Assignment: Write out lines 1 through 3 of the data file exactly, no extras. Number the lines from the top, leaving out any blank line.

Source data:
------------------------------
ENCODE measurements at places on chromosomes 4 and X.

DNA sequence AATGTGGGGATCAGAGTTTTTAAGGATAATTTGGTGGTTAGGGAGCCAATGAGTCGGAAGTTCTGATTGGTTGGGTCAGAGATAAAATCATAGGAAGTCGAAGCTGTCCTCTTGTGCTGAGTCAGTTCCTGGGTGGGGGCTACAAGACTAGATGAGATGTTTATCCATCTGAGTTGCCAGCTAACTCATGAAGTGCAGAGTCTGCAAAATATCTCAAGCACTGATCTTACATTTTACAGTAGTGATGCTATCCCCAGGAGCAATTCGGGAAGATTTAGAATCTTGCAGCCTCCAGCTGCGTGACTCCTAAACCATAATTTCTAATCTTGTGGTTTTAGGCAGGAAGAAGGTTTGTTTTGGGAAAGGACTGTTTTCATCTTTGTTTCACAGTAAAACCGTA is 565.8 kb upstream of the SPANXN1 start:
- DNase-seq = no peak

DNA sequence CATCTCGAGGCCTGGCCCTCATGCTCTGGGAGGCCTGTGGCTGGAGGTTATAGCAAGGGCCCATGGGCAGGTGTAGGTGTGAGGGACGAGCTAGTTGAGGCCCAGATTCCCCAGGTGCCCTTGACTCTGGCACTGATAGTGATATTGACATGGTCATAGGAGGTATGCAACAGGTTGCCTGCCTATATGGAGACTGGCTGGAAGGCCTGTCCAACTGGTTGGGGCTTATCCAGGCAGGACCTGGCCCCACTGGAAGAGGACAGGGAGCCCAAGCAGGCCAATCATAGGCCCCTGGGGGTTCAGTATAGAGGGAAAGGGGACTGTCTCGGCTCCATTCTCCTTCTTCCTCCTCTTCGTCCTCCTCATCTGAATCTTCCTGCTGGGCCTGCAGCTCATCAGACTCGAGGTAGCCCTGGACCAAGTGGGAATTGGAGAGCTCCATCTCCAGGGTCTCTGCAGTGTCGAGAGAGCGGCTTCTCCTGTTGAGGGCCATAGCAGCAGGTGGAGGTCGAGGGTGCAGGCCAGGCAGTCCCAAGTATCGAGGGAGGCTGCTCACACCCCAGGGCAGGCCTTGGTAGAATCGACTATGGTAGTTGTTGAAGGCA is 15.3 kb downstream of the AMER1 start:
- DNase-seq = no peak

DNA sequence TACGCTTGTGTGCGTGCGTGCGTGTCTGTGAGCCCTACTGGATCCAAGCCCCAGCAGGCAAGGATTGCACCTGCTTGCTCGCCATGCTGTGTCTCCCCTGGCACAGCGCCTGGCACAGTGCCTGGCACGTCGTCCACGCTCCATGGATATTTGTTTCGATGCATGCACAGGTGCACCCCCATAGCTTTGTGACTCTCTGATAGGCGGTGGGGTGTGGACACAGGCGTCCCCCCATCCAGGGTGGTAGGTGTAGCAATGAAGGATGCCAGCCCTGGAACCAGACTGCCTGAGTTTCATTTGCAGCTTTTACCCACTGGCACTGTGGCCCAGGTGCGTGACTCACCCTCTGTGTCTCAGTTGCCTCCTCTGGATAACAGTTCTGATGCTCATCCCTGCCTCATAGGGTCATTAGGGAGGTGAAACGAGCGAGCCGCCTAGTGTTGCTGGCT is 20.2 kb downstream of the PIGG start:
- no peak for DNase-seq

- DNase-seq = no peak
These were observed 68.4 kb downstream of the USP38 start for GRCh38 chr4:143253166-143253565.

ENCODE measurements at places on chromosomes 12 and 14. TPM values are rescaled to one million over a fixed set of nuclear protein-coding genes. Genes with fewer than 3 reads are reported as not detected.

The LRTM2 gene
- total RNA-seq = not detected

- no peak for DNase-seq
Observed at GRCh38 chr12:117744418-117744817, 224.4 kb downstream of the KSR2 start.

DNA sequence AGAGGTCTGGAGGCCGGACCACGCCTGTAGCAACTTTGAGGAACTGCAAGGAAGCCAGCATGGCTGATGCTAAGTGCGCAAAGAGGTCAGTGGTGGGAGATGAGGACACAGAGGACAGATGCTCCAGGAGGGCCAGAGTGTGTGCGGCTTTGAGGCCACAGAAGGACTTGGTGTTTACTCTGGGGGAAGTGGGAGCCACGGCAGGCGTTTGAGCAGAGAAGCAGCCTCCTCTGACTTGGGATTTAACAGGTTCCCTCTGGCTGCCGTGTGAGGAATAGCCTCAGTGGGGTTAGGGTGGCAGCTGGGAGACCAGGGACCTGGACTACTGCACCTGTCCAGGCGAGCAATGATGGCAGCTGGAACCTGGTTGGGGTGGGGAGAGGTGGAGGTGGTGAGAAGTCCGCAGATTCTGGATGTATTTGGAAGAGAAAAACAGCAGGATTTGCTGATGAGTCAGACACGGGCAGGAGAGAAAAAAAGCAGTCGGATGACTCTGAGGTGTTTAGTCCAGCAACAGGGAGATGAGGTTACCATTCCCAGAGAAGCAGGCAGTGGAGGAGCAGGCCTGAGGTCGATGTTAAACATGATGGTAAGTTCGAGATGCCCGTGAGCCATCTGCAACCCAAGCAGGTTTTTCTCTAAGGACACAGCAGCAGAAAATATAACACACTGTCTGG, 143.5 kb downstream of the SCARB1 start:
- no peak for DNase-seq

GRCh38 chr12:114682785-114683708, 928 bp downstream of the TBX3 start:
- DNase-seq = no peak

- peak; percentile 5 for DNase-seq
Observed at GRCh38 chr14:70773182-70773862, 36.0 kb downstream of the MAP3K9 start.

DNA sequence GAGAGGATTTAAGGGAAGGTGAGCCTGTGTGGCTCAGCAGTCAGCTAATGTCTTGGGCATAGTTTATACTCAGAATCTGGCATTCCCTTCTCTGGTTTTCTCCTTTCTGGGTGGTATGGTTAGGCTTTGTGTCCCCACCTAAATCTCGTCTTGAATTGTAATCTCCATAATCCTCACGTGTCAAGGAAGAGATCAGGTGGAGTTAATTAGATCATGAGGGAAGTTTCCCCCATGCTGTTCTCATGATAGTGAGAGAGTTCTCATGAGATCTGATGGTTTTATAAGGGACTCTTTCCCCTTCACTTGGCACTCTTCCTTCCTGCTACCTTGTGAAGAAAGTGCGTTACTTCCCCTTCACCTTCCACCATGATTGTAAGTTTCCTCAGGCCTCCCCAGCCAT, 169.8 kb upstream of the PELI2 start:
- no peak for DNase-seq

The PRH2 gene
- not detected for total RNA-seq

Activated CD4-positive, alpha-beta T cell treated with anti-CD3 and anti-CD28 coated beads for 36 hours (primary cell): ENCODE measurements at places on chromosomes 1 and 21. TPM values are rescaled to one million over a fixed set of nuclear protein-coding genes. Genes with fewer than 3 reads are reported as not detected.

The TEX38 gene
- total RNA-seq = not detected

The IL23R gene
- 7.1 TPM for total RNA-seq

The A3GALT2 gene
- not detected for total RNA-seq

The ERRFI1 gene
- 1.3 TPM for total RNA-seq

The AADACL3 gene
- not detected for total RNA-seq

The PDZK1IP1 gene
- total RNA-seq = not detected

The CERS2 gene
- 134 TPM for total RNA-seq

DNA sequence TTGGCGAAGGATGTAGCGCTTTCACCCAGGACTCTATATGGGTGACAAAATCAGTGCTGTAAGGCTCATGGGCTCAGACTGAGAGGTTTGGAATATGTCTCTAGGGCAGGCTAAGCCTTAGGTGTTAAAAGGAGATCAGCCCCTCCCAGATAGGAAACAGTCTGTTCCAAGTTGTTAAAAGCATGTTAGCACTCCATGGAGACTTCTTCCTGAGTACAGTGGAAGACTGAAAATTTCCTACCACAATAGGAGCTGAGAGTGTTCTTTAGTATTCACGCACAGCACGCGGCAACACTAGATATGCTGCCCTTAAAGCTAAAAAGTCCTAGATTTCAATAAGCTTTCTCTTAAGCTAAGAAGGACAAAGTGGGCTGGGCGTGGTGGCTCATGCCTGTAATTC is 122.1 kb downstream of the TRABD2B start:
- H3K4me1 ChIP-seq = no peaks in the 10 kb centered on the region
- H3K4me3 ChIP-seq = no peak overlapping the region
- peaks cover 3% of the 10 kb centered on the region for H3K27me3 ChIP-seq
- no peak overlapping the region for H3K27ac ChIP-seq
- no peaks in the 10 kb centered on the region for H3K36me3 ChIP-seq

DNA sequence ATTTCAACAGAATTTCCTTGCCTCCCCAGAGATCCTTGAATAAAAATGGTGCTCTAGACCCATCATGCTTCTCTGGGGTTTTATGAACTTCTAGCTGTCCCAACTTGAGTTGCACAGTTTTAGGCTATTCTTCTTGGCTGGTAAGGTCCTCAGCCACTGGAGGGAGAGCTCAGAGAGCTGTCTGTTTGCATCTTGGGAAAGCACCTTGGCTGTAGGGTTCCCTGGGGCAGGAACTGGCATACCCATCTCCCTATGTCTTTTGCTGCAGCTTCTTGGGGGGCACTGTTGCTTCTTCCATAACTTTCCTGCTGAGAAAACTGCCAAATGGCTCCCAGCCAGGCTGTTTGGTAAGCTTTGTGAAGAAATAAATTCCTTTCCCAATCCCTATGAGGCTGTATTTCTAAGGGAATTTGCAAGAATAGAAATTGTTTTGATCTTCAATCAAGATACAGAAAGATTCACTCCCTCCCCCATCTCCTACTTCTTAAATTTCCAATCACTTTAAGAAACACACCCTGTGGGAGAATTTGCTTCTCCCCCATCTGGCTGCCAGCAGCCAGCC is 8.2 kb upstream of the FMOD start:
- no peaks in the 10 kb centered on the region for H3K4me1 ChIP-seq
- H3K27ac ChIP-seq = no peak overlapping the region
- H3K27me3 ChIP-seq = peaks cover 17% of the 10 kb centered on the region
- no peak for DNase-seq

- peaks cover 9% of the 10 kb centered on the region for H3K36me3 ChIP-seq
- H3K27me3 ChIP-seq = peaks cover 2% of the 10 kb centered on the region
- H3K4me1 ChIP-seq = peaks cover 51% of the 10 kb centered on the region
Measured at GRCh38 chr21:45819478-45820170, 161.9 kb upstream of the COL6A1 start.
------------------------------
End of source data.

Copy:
ENCODE measurements at places on chromosomes 4 and X.

DNA sequence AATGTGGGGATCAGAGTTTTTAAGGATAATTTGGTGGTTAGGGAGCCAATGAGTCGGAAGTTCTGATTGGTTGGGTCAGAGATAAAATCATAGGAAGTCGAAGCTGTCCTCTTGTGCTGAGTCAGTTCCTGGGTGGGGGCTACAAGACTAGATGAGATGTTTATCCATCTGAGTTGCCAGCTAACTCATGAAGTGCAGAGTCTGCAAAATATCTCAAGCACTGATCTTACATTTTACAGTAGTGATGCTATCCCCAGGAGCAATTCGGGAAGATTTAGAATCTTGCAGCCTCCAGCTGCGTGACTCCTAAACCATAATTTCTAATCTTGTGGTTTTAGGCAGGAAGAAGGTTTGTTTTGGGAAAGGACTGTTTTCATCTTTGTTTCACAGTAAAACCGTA is 565.8 kb upstream of the SPANXN1 start:
- DNase-seq = no peak